The pair said their mutual love of film has infused their roles at the theater: Bonacore is a filmmaker himself — his film “Thrust!”, described as “Dayton Ohio’s first and only low-budget woke-exploitation girl-gang thriller,” debuted at the Little Art last year — and, under Wyant’s marketing guidance, he has put his editing skills to work for the theater, creating custom trailers for each of the monthly “Throwback Series.”
Bonacore has also begun filming weekly schedule updates hosted by one of the theater’s eight staff members; those videos are posted to the theater’s Facebook page. The purpose of the videos, he said, is not only to let folks know about upcoming events, but also to get them better acquainted with those who run the projectors and make the popcorn.
“Katherine said early on that she wanted this place to feel like ‘Cheers,’ but a movie theater,” Bonacore said. “We took that to heart — it is a community, and this is our staff.”
Eckstrand said the Little Art is aiming to further engage the community in the coming months. Though she couldn’t yet share details, she said the theater is “looking at the possibility” of debuting some film festivals. Looking ahead to summer, she said the theater also hopes to institute new youth and family programming. She acknowledged, however, that the nonprofit theater’s capacity for new programming is tied to its funding.
“We want to do more with the community — and that’s going to take a little money,” she said, and pointed to the theater’s “Friends of the Little Art” charitable giving program. “If you’re already a Friend or you just love what’s going on here and you have the ability to do it, you can donate any time.”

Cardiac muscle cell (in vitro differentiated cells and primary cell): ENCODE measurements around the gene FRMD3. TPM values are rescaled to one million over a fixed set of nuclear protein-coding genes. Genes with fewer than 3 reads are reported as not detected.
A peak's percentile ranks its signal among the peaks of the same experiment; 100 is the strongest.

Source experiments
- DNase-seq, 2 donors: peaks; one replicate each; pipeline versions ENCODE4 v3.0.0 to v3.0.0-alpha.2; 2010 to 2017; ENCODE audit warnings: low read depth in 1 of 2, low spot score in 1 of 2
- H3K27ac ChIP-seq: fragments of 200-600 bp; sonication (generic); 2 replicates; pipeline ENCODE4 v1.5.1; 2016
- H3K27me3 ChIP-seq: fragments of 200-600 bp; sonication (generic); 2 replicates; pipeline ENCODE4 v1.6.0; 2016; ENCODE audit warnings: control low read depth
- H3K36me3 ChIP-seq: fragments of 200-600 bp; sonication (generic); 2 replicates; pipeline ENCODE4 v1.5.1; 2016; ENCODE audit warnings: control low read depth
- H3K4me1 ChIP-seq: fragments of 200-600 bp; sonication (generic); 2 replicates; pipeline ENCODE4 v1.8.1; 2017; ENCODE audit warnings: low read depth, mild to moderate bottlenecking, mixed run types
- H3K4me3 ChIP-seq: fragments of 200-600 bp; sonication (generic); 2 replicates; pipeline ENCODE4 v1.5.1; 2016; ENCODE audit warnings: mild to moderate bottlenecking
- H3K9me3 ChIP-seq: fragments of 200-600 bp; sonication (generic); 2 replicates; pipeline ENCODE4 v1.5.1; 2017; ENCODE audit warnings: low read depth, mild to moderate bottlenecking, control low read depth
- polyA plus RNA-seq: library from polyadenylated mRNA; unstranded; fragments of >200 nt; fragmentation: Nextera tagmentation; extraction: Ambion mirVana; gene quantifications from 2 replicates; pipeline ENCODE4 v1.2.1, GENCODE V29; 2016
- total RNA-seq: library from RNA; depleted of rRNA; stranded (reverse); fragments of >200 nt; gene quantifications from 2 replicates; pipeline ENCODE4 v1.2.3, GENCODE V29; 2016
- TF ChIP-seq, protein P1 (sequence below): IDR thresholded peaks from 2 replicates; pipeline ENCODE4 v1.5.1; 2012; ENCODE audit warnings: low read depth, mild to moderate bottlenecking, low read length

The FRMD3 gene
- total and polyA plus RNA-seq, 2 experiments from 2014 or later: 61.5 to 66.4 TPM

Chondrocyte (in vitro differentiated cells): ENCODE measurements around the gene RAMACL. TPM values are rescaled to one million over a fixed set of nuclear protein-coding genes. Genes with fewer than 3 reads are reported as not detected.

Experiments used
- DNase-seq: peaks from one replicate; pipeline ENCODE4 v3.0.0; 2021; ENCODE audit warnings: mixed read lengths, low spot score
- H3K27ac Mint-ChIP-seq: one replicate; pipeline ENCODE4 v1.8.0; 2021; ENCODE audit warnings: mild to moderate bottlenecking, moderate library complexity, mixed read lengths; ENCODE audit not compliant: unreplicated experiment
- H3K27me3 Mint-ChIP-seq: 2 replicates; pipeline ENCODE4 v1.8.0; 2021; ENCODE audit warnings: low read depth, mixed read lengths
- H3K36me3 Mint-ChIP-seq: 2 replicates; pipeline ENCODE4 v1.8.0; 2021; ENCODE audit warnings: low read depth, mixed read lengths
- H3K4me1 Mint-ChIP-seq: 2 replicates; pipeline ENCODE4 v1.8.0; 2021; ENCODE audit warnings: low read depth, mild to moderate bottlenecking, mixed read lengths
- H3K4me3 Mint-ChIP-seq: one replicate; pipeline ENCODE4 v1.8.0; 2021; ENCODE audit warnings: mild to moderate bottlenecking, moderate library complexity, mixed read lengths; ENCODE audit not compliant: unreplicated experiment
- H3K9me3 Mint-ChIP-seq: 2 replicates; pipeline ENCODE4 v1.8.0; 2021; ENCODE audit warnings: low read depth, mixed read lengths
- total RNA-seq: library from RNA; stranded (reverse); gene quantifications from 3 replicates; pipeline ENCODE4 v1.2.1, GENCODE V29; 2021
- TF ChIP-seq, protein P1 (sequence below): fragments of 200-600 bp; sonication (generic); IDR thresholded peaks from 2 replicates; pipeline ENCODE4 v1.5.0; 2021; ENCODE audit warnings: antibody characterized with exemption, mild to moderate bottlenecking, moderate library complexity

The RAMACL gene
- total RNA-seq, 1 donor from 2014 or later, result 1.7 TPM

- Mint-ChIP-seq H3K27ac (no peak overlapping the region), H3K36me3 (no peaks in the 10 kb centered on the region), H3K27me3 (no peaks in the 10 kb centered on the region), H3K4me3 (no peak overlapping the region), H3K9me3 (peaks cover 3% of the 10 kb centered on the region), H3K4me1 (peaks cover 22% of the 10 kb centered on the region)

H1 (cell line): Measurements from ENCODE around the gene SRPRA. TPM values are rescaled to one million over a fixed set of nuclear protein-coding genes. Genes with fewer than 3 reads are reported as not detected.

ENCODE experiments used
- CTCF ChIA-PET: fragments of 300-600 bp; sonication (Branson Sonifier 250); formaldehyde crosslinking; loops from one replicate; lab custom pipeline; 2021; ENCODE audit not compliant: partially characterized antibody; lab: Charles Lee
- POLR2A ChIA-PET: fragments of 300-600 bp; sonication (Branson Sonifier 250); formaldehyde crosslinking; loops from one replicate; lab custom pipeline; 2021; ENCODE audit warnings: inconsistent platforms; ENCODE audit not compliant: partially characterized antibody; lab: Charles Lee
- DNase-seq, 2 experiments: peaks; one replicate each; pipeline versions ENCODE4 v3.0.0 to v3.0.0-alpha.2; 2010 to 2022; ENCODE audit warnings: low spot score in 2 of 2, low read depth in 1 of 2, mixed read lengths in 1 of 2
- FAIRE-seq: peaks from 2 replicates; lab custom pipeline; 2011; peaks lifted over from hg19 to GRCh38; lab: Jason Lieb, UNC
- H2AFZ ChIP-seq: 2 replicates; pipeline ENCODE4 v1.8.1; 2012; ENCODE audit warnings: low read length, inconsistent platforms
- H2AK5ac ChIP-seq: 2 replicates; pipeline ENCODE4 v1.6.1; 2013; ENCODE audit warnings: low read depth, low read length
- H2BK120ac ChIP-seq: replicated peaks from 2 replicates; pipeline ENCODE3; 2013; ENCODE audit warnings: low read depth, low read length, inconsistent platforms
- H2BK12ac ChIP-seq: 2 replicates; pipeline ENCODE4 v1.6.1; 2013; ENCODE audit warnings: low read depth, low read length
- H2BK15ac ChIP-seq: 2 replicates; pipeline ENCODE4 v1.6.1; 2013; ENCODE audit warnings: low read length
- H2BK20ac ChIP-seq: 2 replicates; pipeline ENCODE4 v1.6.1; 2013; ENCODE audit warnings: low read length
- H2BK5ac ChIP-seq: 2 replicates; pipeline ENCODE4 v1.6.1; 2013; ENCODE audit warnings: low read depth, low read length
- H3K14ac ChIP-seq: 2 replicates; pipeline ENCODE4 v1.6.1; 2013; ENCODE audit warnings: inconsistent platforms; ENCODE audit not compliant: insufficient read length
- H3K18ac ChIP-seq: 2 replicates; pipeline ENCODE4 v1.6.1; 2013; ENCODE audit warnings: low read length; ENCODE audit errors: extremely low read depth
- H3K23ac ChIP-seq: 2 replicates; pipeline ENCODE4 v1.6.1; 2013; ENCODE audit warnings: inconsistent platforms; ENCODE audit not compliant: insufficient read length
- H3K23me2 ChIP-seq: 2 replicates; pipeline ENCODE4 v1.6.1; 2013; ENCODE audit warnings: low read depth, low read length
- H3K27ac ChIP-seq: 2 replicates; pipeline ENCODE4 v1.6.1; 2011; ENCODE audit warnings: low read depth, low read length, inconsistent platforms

For those who would like to donate their time, Eckstrand added, the theater has also reinstituted its volunteer program, which offers participants the perk of free movie admission. There is currently one volunteer on board at the Little Art, and the theater is looking to fill out the roster; those who are interested in volunteering should email email@example.com for more information.
Wyant said he feels that, because of the combined love that both the staff and the community feel for the Little Art, he believes the theater’s future is bright.
“We’re getting better and better at curating [films] and seeing what works and what doesn’t work for the audience,” he said. “We’re all extremely motivated — we just want to keep going.”
Bonacore agreed, and said he hopes film-lovers will continue to support the enduring power of connecting with family, friends and neighbors before the glow of the Little Art’s screen.
“There’s just nothing like watching a movie in the theater,” he said.
For more information on the Little Art Theatre’s upcoming programming, go to littleart.com or facebook.com/LittleArtTheatre, or find the Little Art on Instagram @littlearttheatre.